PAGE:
A new report by the human rights watchdog warned that Brexit would affect women's rights. From work legislation to economic downturn, women stand the most to lose from the divorce.
The Equality and Human Rights Commissions (EHRC) latest report on gender equality has sent out a serious warning about the risks that a withdrawal from the European Union could bring to women’s rights in Britain.
Of particular concern is the loss of many privileges enshrined in the EU Charter of Fundamental Rights, which was left out of the Conservative Brexit bill.
The watchdog also warned about specific instances where the EU promoted and invested in anti-discrimination projects across Britain, which would end once the final deal is signed with Brussels. Wales, for instance, has benefitted from a £370 million a year fund from the EU that specifically targeted the gender pay gap in the nation.
The CEO of the Best for Britain campaign, Eloise Todd, commented on the findings saying:
“This dire warning from the equalities watchdog is as shocking as it is infuriating. It is not acceptable that, after all the years of building up a robust structure for protecting women’s rights, we find ourselves stripped of this source of strength by Brexit.
“The Brexit extremists might think it, but leaving the European Union is not worth hacking away at important rights and support mechanisms. I know that and the people of this country know that. The only fair thing to do is to put the Government’s deal to a people’s vote with an option to stay in the EU.”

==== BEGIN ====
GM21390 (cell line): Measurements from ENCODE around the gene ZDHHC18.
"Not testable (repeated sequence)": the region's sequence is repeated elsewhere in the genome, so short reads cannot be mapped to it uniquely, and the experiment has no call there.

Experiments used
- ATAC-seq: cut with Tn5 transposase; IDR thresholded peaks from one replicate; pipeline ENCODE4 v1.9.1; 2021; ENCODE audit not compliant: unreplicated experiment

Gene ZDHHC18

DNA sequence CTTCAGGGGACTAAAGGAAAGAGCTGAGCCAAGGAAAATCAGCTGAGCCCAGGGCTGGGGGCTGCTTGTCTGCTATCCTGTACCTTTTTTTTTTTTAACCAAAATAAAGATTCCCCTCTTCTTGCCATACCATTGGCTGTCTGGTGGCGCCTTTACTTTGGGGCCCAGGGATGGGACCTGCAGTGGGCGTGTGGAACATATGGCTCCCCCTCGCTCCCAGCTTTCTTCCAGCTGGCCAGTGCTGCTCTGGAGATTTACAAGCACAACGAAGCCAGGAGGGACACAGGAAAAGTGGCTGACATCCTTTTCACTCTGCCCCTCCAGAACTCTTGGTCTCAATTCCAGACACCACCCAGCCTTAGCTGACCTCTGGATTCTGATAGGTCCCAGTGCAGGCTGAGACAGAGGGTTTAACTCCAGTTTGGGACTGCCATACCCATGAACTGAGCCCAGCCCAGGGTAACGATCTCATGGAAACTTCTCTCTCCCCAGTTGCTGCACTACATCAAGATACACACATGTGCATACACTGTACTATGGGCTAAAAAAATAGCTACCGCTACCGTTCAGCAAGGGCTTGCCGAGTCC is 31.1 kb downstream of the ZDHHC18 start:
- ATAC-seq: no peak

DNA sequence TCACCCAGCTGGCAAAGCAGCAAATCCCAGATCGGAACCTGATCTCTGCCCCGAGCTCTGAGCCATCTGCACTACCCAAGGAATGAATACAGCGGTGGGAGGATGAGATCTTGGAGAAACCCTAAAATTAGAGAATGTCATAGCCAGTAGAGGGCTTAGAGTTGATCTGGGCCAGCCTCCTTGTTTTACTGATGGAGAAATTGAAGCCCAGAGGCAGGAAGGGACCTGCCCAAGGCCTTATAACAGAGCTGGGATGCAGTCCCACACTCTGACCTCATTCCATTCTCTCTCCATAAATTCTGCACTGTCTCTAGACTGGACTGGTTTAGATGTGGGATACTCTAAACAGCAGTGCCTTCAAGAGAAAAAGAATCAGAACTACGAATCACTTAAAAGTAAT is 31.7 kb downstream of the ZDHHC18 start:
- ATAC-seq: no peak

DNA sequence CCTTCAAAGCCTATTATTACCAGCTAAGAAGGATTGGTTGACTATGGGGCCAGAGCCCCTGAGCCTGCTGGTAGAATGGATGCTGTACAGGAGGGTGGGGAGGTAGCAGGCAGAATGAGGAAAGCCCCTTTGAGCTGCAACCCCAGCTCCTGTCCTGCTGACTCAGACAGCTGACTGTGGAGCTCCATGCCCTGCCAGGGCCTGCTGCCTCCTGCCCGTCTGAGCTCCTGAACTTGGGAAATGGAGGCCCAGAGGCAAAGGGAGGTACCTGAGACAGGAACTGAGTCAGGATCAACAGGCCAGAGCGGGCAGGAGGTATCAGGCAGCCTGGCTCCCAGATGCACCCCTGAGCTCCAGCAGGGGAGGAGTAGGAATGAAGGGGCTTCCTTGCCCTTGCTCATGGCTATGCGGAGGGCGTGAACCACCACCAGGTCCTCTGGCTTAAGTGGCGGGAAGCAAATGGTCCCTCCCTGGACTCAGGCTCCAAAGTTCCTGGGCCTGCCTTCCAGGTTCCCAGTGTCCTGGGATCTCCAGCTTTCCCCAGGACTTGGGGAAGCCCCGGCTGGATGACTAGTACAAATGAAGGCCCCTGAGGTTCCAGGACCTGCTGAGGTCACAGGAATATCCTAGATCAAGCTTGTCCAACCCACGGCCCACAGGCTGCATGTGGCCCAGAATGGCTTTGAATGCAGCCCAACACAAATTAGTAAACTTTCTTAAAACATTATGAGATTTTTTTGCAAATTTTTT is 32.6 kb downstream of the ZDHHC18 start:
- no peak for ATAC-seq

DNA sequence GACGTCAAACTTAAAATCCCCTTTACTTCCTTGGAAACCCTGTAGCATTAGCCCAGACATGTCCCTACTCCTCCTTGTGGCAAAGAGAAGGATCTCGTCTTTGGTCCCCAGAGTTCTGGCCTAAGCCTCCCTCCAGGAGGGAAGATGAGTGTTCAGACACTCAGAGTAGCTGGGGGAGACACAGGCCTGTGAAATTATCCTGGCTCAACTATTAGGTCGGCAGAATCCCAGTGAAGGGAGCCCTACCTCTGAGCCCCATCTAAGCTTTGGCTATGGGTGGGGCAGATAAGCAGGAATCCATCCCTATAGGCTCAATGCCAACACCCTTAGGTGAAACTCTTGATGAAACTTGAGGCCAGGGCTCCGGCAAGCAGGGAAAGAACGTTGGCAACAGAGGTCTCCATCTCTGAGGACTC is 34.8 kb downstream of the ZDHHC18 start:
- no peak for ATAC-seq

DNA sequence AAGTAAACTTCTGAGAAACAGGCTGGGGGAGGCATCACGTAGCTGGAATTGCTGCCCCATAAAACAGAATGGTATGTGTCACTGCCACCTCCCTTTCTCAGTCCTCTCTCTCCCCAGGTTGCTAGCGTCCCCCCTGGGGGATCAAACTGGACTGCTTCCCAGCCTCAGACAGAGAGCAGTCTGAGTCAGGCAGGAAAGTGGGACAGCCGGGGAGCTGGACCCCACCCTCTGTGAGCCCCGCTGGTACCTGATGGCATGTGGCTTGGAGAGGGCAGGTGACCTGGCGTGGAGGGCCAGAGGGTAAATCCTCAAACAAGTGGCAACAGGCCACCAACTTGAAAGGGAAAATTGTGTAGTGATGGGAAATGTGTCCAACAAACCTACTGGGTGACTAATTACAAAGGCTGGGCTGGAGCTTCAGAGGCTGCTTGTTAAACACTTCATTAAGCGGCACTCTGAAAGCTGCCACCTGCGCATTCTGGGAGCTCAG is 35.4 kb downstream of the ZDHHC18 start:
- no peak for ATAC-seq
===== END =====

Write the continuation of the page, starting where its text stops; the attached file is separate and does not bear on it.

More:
The warning also follows the scandal that took over Westminster last week, when Conservative chief whip Julian Smith allegedly instructed Brandon Lewis MP to vote while he was “paired” with Liberal Democrat MP Jo Swinson.
According to parliamentary convention MPs from opposite sides of the House get paired so one side can abstain from voting when the other is absent in case of illness, travel or maternity. Swinson, who is currently on maternity leave, could not take part in a crunch Brexit vote and was paired with Lewis, but the Conservative chairman was counted in the vote regardless.
The breach of protocol worked as a red flag to politicians and campaigners fairing that a Tory Brexit will sverely undermine the rights of women in Britain.
Stand down guys!! A chap called Tom has been in touch to inform me that, contrary to the EHRC, the WBG & numerous academics & MPs I’ve heard from, women’s rights post Brexit are a “non issue”. THEW!
— sianushka (@sianushka) July 23, 2018
Here are some of the reasons why women are seriously worried about Brexit:
1. British law does not include a free-standing right to non-discrimination
While Britain has a series of acts pertaining to individual types of discrimination, there’s no all encompassing law.
2. The Equality Act could be diluted imminently
The Equality Act of 2010 implements anti-discriminatory provisions originally set by four EU Equal Treatment Directives. Brexit would bring a need to update the Act and the risks that would entail.
3. Same could be said about work protections for women
Much of the legislation protecting equality and workplace rights that women benefit today came from, or was strengthened through, EU law. For now these are being safeguarded through the European Union (Withdrawal) Bill, it but they are vulnerable to change by a future governments.
4. Any economic woes Brexit might bring will affect women the most
Predicted downturn of GDP after Brexit would invariably mean cuts to jobs and services. Women would be at the highest risk under such policies. New trade deals could also result in foreign companies pressuring British governments on profitability clauses, that would then affect economic measures that often benefit women, like raises to the national minimum wage.
Joana Ramiro is a reporter for Left Foot Forward. You can follow her on Twitter for all sorts of rants here.